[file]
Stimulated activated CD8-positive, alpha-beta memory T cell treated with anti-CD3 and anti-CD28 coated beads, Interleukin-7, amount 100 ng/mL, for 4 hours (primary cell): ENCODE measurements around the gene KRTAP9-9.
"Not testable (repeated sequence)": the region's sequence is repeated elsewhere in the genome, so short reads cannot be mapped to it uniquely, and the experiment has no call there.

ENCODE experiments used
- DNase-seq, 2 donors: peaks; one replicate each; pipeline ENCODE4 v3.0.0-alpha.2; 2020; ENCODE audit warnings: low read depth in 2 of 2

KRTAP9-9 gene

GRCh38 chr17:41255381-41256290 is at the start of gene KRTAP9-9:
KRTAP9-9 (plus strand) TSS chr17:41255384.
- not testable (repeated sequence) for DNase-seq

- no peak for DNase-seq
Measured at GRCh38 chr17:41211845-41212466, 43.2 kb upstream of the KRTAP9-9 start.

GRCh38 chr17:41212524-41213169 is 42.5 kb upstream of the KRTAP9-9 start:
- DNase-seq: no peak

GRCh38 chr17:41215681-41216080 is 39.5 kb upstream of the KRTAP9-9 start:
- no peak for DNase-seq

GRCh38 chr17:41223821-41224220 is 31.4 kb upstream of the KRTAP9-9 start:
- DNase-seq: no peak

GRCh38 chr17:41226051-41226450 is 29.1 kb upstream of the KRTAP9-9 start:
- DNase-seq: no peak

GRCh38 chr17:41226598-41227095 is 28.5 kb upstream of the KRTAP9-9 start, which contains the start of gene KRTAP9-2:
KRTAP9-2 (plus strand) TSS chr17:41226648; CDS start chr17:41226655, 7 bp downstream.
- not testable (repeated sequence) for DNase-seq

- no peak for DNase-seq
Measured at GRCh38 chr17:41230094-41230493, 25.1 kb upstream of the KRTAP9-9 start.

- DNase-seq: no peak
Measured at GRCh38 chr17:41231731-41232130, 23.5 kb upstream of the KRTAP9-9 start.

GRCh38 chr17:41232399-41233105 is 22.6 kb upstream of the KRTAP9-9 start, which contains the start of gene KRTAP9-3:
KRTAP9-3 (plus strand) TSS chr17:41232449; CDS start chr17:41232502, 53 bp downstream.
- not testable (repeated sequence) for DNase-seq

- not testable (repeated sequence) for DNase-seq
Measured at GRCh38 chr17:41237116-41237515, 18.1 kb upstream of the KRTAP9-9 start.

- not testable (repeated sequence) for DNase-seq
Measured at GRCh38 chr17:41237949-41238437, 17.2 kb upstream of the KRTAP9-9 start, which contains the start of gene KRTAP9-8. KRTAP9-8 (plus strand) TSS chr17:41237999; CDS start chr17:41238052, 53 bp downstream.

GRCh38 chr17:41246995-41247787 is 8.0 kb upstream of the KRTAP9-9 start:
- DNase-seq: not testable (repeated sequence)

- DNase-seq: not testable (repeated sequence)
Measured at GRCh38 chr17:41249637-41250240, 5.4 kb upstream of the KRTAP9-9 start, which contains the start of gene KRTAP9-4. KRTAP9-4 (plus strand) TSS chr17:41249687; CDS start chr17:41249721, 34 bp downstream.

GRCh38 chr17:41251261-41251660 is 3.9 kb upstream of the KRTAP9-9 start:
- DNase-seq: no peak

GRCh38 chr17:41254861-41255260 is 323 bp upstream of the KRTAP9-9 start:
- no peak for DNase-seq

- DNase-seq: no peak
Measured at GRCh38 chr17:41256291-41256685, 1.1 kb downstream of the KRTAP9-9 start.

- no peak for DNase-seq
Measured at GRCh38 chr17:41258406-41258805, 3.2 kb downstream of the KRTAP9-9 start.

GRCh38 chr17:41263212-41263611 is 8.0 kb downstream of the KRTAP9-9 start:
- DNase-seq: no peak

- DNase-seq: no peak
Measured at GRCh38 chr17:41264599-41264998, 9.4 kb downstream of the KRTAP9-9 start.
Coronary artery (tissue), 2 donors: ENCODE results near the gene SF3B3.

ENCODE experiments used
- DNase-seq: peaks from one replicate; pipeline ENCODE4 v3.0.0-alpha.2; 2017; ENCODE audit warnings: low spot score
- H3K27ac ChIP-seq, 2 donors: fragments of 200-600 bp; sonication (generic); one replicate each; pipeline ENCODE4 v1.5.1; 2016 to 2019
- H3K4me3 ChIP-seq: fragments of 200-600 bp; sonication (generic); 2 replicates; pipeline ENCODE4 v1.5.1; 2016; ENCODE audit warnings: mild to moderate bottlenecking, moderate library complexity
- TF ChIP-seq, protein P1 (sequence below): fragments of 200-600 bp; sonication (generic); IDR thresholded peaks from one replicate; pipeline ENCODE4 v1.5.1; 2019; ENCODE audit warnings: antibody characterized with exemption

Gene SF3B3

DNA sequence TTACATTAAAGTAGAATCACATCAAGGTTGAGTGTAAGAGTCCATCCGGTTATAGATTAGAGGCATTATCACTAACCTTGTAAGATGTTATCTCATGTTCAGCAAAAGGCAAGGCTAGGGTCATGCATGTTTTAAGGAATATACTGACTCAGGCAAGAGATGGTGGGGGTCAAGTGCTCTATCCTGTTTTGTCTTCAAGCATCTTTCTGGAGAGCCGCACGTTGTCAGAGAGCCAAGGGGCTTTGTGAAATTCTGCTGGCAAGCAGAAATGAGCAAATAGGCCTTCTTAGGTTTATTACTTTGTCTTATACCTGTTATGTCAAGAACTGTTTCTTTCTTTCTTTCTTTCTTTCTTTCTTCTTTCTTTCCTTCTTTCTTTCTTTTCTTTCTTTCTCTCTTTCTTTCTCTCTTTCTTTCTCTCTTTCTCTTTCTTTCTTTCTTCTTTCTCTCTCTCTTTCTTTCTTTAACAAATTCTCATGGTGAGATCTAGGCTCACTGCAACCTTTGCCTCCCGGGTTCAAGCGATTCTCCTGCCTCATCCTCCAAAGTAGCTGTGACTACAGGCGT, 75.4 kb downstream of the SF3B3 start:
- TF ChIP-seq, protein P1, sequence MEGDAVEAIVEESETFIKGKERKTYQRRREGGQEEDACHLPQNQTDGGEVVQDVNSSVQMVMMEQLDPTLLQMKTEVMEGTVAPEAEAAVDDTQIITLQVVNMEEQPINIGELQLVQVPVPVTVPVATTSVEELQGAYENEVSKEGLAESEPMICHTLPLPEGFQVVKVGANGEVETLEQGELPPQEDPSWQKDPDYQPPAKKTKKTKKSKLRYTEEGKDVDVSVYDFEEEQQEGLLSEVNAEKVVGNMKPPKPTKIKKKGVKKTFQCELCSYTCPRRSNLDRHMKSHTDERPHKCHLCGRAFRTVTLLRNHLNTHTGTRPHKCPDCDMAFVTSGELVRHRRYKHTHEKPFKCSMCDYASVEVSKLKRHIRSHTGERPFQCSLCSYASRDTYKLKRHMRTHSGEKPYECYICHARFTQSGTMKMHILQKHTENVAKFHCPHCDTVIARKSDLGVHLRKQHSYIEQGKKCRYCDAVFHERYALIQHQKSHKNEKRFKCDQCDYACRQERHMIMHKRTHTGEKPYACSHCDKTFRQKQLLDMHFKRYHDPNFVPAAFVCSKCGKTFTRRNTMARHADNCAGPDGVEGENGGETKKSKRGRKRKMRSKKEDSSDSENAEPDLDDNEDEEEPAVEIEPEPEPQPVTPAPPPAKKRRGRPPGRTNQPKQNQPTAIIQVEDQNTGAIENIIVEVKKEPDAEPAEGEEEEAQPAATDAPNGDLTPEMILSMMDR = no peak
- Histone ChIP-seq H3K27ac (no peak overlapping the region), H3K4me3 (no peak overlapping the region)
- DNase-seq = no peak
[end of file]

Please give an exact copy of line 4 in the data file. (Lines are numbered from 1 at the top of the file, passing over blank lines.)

- DNase-seq, 2 donors: peaks; one replicate each; pipeline ENCODE4 v3.0.0-alpha.2; 2020; ENCODE audit warnings: low read depth in 2 of 2